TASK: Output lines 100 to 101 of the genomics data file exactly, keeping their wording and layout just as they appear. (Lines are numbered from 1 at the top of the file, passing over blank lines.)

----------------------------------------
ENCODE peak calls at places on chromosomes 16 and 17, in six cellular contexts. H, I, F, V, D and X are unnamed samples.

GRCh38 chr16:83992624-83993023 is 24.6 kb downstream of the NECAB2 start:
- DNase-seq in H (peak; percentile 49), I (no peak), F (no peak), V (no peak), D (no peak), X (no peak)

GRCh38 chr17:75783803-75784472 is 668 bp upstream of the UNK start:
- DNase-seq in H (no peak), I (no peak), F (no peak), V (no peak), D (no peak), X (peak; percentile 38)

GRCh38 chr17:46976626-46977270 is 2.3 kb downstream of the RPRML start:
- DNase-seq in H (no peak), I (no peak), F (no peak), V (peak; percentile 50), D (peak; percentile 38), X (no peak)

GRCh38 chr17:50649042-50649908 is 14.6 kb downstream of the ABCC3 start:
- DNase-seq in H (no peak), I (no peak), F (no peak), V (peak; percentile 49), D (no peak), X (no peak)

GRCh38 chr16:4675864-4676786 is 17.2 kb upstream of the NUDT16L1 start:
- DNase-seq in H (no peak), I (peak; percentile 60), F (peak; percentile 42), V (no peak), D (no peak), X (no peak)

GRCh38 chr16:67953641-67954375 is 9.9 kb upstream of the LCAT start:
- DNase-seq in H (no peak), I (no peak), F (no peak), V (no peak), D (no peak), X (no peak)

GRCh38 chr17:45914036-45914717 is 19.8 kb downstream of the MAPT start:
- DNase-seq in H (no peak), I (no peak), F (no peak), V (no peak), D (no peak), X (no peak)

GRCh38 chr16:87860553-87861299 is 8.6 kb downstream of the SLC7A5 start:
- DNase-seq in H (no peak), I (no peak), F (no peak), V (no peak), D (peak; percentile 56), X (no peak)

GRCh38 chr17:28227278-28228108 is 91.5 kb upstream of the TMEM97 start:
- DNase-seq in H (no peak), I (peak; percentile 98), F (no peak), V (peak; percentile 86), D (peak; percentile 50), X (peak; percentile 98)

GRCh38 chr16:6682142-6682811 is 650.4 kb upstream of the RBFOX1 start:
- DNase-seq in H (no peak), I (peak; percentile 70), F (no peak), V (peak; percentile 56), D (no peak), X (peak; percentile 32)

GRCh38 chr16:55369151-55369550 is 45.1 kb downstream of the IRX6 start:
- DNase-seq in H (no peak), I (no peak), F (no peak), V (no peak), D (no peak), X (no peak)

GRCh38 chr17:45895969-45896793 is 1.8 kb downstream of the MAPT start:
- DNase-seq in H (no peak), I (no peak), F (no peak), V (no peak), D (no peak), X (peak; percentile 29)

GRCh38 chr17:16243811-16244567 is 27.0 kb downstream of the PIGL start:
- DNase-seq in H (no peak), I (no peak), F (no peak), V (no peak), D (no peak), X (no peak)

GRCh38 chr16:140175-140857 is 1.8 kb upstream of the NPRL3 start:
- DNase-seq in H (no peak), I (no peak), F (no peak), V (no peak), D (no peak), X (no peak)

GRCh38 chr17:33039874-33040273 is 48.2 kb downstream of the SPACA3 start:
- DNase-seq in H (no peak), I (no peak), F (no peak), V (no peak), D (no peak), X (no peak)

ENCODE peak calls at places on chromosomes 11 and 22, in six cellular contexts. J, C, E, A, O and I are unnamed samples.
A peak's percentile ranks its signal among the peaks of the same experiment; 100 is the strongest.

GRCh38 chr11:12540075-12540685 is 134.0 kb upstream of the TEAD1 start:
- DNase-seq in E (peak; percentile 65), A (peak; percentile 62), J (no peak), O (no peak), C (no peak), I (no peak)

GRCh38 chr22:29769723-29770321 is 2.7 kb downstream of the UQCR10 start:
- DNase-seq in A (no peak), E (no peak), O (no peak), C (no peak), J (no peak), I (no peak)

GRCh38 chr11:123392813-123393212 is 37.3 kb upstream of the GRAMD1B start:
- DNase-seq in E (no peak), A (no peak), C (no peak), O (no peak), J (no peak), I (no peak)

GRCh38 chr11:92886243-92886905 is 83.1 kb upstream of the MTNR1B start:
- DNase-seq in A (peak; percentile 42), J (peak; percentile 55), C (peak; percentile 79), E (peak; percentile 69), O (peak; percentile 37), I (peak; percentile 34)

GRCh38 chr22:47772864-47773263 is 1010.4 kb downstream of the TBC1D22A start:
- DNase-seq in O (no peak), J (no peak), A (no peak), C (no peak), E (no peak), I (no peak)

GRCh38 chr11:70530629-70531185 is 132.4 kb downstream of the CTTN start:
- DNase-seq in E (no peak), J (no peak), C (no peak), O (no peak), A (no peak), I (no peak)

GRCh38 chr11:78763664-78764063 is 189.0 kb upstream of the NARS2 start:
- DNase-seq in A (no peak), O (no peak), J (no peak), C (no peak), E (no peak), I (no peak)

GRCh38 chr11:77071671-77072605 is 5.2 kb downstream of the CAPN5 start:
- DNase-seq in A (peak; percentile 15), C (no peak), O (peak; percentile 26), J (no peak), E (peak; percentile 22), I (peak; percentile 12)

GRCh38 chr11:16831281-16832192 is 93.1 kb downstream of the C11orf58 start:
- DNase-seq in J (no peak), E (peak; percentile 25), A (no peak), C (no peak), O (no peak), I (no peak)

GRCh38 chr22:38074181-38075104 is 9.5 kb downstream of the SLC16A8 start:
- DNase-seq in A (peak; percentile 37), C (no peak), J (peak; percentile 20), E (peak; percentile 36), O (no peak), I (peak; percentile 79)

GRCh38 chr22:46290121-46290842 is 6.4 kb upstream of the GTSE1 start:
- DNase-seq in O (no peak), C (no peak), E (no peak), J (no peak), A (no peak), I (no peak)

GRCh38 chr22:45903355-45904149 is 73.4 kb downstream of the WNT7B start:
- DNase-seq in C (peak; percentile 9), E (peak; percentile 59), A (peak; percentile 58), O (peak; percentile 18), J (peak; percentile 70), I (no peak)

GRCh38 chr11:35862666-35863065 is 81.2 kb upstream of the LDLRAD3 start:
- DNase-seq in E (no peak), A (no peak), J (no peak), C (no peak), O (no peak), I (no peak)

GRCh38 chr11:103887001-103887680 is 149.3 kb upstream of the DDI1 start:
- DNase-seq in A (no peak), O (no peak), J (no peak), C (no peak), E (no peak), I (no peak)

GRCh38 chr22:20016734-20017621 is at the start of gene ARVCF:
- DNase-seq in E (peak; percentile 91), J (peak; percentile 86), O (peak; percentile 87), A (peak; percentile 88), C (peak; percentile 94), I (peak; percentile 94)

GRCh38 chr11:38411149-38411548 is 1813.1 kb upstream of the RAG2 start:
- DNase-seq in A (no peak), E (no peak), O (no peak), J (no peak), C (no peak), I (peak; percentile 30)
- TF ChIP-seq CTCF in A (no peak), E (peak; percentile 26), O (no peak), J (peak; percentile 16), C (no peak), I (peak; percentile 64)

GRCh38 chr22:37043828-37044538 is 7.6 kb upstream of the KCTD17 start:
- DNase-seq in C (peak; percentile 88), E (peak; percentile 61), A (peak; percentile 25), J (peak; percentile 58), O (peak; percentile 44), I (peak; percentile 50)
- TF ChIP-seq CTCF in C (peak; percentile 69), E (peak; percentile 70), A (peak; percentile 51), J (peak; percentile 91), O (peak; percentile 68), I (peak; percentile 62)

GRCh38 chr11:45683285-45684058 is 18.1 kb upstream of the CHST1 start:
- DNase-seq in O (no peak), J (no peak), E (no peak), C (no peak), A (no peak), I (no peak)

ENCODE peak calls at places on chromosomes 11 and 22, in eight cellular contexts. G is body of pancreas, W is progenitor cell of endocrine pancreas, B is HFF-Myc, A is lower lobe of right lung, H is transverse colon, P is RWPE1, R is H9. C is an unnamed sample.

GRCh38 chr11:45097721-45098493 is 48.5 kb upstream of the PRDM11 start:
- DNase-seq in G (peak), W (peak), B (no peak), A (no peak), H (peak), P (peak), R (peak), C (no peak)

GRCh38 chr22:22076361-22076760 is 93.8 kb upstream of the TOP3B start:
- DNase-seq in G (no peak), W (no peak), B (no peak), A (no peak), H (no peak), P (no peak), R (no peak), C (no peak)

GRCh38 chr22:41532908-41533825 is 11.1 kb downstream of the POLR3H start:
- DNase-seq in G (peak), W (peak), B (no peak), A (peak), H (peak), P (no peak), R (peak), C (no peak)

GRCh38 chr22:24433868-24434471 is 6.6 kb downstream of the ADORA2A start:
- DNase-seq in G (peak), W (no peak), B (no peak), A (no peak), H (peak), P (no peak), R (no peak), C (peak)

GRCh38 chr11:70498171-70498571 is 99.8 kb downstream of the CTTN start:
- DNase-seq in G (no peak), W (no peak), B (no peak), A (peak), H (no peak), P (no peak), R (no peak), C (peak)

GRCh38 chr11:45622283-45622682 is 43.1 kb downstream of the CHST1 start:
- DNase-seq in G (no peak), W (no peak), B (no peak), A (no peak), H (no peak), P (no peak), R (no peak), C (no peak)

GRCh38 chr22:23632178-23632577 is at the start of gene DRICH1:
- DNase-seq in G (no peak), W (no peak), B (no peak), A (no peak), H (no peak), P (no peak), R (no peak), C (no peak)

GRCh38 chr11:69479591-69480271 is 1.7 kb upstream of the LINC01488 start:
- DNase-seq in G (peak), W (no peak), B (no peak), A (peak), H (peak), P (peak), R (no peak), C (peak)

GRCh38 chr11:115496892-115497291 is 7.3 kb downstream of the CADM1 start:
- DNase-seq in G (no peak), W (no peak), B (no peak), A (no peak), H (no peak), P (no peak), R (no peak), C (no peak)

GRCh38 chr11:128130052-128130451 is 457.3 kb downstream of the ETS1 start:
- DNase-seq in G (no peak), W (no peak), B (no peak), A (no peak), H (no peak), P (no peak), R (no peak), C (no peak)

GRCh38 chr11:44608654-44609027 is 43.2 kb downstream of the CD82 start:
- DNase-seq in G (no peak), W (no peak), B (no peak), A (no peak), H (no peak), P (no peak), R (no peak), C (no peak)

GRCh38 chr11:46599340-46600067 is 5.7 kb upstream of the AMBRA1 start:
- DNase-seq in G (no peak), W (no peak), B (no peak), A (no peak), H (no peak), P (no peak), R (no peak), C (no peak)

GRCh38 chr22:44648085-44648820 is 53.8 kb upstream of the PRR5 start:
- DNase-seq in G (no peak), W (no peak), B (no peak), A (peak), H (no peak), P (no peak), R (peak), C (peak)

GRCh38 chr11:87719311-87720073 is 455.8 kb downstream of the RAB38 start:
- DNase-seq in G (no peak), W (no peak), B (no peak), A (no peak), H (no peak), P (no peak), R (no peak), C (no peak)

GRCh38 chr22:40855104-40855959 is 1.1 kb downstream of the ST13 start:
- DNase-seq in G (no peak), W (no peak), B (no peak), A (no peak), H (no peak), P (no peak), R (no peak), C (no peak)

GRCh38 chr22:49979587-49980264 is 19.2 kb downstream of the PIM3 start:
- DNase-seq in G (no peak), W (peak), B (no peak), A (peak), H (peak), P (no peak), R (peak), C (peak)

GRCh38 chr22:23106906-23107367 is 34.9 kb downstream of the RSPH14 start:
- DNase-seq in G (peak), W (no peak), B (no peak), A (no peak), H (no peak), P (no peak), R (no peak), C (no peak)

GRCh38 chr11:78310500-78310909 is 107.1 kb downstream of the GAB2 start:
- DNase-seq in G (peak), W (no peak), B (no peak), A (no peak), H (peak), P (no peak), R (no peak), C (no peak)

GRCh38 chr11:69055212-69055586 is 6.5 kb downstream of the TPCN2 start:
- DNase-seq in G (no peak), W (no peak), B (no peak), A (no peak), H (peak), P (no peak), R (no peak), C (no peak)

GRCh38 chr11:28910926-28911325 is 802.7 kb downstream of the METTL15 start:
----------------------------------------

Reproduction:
- DNase-seq in G (no peak), W (no peak), B (no peak), A (no peak), H (no peak), P (no peak), R (no peak), C (no peak)

GRCh38 chr22:40855104-40855959 is 1.1 kb downstream of the ST13 start: